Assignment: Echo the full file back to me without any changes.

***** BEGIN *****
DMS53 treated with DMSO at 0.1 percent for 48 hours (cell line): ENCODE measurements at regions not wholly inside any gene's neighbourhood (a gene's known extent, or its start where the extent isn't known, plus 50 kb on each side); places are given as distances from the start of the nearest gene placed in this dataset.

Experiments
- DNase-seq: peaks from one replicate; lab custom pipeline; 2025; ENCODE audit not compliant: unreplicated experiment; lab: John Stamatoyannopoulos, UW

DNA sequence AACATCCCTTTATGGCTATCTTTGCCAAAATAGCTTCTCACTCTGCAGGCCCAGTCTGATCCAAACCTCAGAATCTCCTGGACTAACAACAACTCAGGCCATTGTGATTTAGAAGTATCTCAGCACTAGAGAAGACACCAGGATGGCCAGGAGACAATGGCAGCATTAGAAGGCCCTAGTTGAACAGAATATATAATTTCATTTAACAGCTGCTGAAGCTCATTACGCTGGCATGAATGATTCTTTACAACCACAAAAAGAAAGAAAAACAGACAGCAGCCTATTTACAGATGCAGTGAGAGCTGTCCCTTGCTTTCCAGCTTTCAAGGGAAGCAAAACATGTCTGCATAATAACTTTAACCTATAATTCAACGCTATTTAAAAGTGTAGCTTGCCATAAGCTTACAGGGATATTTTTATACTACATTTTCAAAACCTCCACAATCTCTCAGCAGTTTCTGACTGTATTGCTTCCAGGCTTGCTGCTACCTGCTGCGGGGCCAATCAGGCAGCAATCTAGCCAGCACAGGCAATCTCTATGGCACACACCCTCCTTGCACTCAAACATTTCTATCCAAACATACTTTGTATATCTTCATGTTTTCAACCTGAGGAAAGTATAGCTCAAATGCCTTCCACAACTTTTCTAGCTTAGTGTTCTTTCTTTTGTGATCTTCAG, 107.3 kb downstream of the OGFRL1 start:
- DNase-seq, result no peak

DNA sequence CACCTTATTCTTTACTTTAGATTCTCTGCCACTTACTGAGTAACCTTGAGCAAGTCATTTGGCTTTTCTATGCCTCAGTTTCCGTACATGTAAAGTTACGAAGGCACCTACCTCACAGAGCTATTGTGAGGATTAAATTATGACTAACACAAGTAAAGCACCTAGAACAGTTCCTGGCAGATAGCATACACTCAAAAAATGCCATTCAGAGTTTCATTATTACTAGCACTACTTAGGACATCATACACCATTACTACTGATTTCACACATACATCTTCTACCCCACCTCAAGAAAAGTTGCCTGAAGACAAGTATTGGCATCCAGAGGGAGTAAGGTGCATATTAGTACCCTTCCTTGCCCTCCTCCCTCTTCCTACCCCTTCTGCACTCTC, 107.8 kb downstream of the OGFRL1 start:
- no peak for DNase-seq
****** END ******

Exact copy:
DMS53 treated with DMSO at 0.1 percent for 48 hours (cell line): ENCODE measurements at regions not wholly inside any gene's neighbourhood (a gene's known extent, or its start where the extent isn't known, plus 50 kb on each side); places are given as distances from the start of the nearest gene placed in this dataset.

Experiments
- DNase-seq: peaks from one replicate; lab custom pipeline; 2025; ENCODE audit not compliant: unreplicated experiment; lab: John Stamatoyannopoulos, UW

DNA sequence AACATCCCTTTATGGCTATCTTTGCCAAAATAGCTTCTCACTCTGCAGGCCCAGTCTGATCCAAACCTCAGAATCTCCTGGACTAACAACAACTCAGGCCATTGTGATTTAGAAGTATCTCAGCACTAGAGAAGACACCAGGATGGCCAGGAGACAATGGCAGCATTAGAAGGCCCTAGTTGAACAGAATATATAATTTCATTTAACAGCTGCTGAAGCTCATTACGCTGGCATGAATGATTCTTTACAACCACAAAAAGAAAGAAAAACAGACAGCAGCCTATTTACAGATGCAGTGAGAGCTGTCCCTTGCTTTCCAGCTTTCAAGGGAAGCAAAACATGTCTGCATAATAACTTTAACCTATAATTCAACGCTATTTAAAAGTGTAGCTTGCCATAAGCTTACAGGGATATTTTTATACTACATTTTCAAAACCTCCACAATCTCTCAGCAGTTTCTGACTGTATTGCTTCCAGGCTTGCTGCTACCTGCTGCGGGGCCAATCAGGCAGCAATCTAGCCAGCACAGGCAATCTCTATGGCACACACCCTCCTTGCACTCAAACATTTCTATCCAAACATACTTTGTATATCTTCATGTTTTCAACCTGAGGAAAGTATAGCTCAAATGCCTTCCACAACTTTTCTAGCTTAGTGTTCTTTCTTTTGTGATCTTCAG, 107.3 kb downstream of the OGFRL1 start:
- DNase-seq, result no peak

DNA sequence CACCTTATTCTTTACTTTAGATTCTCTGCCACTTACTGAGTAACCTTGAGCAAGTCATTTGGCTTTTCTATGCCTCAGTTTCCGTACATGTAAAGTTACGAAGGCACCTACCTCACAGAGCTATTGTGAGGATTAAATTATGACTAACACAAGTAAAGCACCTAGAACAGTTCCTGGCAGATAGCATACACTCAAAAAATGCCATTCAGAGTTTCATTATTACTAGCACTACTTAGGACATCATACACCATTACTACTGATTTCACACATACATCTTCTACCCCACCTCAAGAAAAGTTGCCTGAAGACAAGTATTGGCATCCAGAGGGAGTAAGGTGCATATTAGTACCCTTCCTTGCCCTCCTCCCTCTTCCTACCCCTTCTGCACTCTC, 107.8 kb downstream of the OGFRL1 start:
- no peak for DNase-seq